Yeah I don’t do Christmas Cookies… I have other traditions.

I was born in Poland and though my family didn’t live there long after I arrived, we took from there many traditions and recipes that we still enjoy today. When you uproot yourself and embrace a new “homeland” you really need to remember where you came from, your name might change, your country will change, city might change, and your life will change, but the recipes and family traditions you have are your true link to where you’ve started. These traditions are part of who I am.

One of those traditions for me is making pierogi. We don’t make Christmas cookies like my American friends, in fact when I try they are disastrous (more on this later.) I remember the first time my parents entrusted me with this Polish tradition of making pierogi,  I was 3 years old and anxious to pitch in during Christmas. They set me up at my own little table, with a little rolling pin, a tiny bit of dough, and off I went making my first pierog (singular for pierogi). My nimble fingers and tiny hands helped seal the filling inside the dough and pinch it shut with that familiar, crimped pattern. After that, it went into the boiling pot of salted water along with the ones my parents mass produced. They bobbed and rolled around until they were done and floated to the top. Typically our family would make around 100, we’d freeze or chill most of them and use a bit at a time. On Christmas Eve we are not allowed to eat meat, so we had to be careful to only eat the ones filled with sour kraut and dried mushrooms (I’ll post more information about our Polish Christmas traditions soon.)

As time went on I began being a bigger part of the pierogi making tradition, in high school my dad and I would dress in extra layers then venture down to our creepy, cold basement, turn on Christmas carols from his dinky little radio, sing at the top of our lungs while we made dough by hand, rolled it out, cut numerous circles and filled it with either ground beef and onion or sour kraut and dried mushrooms.

Pierogi frying, courtesy of Wikipedia. Oh stop judging me, I couldn't take pictures my hands were covered in dough.

For many reasons that tradition has solely become mine. I take great pride in my craftsmanship and I have since added a few “improvements” to helping my dough stay fresh and my pierogi numbers above 100 – even if it’s just me making them. This year I mixed the dough in our Kitchen Aid Mixer, my holiday pride and joy. Yes, I am cheating a little, but this way I can make more dough and faster without tiring my twiggy arms and frail hands. I also work with smaller amounts of dough and seal the rest in a bowl so each round I make is as fresh as the last. Also, this year I took mass production to a new level. Wire racks! For ages we tried to cool off our boiled creations on numerous plates deposited around the kitchen, they would cool, but the belly would stick to the plate and from time to time we’d have a disaster, requiring me to quickly eat the evidence. The wire racks worked great, keeping my product off the plate and cooling more quickly and evenly. I’ve also taken things a step further by layering parchment paper between my layers of pierogi so they don’t stick as much when packaged in Tupperware and more can be fit into my tiny freezer. (Pierogi are known to compete for space with my Lean Cuisines.)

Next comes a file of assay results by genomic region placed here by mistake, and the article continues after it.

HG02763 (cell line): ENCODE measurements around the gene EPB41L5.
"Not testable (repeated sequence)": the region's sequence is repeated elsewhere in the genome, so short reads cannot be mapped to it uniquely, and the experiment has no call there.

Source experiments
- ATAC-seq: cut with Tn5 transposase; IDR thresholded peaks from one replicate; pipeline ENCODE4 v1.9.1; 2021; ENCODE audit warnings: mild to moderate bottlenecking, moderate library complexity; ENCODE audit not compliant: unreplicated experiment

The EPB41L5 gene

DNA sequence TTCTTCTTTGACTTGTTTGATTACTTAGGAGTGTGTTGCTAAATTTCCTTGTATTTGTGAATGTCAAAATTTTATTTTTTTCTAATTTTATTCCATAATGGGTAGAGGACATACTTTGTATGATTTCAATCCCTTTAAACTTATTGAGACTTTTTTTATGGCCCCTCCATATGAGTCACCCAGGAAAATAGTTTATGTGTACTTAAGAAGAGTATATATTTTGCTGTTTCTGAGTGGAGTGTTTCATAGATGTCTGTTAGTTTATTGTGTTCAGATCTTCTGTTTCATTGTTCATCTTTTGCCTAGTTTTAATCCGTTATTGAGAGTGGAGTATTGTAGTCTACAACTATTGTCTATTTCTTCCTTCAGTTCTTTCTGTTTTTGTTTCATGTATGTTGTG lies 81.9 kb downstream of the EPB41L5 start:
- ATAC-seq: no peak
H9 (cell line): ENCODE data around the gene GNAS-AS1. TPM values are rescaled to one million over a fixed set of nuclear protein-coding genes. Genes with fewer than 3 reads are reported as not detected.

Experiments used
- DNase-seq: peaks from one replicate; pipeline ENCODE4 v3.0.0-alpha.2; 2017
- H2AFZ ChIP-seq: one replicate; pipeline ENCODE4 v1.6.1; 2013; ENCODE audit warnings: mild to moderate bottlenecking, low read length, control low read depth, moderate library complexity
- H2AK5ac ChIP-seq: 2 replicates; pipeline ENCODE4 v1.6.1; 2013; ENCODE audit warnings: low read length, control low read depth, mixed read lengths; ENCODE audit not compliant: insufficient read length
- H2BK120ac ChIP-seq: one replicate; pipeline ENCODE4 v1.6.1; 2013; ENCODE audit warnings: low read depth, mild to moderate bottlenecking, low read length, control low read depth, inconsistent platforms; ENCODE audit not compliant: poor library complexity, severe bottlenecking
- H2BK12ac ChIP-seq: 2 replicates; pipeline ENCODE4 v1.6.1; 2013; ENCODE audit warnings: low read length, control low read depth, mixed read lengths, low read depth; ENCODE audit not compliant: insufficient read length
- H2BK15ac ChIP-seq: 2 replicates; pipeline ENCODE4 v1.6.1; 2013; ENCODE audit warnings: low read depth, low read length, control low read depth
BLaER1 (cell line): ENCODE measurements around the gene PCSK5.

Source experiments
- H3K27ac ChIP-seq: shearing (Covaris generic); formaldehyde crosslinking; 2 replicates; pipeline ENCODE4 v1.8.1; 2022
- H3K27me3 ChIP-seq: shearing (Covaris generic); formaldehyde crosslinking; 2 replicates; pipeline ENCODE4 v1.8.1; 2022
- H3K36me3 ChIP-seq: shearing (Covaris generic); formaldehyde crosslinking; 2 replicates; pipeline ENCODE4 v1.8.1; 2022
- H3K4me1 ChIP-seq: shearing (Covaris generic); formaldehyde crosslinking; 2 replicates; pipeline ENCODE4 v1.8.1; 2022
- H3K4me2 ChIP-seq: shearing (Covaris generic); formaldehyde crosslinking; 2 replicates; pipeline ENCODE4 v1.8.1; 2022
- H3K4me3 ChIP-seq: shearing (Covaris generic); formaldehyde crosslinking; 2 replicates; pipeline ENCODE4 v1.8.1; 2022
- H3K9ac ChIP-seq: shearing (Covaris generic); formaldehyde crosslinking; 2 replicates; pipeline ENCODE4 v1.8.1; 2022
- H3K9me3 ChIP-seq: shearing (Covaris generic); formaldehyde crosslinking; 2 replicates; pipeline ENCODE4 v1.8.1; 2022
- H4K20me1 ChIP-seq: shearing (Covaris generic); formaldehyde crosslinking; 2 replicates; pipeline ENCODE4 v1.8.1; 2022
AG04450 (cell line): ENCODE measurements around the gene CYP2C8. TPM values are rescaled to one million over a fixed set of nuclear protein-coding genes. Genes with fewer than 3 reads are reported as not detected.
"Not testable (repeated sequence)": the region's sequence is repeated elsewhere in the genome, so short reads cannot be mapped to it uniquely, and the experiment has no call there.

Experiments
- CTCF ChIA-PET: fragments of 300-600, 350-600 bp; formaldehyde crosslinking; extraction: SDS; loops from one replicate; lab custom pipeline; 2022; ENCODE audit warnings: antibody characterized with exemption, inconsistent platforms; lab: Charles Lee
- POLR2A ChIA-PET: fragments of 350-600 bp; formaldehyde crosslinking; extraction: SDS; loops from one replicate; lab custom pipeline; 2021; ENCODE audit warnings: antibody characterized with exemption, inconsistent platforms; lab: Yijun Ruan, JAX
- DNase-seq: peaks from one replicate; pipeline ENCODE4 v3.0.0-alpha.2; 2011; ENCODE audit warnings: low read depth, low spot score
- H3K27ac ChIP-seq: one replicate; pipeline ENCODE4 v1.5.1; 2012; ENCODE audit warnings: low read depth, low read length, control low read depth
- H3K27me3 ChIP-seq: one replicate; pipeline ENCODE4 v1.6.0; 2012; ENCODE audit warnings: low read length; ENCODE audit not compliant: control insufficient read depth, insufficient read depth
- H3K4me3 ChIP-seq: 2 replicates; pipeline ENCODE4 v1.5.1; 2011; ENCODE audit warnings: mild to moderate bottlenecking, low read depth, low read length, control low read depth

When we are ready to enjoy them, I simply thaw the ones we’ll eat in one sitting and then saute with oil or butter. Crispy, crunchy skin, encasing a lump of meat or sour kraut and mushroom filling.

Each year I begin the process wondering why I don’t do this more frequently during the year, why I wait until December to make things happen. Three hours later, caked in dough in what used to be my kitchen, I remind myself that this is a tradition best kept up during Christmas.

 

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